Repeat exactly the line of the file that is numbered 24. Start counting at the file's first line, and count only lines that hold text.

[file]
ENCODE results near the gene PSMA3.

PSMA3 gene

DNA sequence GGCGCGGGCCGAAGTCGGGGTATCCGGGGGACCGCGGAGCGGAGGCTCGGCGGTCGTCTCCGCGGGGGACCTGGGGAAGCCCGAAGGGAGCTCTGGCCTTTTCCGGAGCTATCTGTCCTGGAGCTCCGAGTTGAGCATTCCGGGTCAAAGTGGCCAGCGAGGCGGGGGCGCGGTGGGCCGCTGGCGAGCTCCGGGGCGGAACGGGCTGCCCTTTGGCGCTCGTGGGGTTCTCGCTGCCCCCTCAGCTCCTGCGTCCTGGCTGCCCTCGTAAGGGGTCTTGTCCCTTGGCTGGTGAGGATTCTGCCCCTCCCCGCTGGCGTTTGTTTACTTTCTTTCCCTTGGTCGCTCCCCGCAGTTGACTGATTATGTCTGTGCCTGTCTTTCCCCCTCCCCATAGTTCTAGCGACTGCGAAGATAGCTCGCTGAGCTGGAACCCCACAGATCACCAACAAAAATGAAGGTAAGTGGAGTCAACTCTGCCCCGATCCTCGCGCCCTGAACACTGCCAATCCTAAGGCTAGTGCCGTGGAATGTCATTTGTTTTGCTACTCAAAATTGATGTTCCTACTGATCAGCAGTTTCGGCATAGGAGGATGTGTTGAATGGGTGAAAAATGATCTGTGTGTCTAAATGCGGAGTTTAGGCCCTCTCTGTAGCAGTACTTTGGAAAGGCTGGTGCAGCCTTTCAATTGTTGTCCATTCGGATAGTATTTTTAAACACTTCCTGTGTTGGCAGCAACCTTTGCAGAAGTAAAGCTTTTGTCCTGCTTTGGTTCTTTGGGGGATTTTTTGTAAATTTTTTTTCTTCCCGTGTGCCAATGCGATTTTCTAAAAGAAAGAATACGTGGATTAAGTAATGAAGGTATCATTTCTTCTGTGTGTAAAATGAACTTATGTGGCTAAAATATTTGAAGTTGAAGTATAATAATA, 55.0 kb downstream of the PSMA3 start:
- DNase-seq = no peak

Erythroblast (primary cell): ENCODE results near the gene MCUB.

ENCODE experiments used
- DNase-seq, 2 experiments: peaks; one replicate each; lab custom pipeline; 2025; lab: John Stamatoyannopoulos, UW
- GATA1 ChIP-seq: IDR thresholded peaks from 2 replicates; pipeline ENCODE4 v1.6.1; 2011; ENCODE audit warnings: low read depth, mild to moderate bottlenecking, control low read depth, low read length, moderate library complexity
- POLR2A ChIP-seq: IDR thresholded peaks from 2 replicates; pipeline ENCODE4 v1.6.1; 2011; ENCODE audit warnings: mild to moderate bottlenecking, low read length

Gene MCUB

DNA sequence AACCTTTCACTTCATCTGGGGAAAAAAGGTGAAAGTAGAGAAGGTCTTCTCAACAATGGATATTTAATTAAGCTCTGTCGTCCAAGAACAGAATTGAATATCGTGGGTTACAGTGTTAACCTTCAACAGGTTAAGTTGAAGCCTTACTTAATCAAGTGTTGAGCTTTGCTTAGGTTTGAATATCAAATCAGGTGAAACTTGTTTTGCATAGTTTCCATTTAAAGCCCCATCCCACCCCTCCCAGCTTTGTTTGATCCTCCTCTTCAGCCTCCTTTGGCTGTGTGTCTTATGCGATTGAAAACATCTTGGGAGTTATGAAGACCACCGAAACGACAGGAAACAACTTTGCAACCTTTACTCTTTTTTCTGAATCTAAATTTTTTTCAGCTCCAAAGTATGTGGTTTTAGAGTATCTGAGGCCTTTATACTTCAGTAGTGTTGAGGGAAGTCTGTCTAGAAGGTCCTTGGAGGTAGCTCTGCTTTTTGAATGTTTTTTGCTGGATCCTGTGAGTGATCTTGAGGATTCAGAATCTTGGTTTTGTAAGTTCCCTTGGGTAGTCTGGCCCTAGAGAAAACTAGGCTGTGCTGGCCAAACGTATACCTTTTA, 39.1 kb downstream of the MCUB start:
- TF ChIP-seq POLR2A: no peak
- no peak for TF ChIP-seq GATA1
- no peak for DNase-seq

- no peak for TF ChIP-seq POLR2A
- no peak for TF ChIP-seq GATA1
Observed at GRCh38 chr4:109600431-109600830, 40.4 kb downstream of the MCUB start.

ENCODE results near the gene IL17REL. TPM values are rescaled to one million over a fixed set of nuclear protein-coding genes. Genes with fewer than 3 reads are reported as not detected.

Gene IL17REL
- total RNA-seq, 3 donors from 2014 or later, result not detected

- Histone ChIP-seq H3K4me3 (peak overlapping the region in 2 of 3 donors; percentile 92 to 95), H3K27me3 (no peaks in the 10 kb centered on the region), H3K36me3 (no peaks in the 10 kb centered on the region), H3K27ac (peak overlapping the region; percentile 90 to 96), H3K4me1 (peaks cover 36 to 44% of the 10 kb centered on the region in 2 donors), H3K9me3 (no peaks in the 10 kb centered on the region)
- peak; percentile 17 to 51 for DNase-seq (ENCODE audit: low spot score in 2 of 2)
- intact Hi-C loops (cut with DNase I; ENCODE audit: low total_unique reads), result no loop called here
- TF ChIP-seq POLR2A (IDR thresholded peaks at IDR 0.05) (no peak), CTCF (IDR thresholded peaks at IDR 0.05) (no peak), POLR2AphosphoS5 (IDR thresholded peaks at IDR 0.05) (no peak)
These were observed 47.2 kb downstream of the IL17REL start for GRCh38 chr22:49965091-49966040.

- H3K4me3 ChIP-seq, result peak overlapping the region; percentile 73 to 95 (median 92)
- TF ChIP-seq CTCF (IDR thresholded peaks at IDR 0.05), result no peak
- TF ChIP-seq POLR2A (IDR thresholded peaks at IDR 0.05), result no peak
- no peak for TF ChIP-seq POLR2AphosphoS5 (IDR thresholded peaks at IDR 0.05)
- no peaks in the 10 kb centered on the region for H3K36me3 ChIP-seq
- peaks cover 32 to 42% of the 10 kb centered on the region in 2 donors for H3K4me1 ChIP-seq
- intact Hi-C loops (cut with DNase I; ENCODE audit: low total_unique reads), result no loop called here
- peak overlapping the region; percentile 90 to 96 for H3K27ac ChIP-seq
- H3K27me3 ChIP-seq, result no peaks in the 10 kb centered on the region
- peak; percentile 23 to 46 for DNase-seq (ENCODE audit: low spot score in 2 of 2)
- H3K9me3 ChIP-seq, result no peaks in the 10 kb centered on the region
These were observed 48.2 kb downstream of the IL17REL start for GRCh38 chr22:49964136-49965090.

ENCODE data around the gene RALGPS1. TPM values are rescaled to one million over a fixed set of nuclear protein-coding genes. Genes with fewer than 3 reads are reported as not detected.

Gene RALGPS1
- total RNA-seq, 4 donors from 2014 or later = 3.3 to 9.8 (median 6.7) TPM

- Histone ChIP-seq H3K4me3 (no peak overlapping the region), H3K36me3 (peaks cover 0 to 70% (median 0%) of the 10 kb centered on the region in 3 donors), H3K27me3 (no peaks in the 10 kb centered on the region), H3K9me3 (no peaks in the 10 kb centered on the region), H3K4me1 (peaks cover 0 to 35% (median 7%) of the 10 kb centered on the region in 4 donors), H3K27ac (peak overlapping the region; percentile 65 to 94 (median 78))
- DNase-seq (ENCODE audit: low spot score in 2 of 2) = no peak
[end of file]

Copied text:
- TF ChIP-seq POLR2A (IDR thresholded peaks at IDR 0.05) (no peak), CTCF (IDR thresholded peaks at IDR 0.05) (no peak), POLR2AphosphoS5 (IDR thresholded peaks at IDR 0.05) (no peak)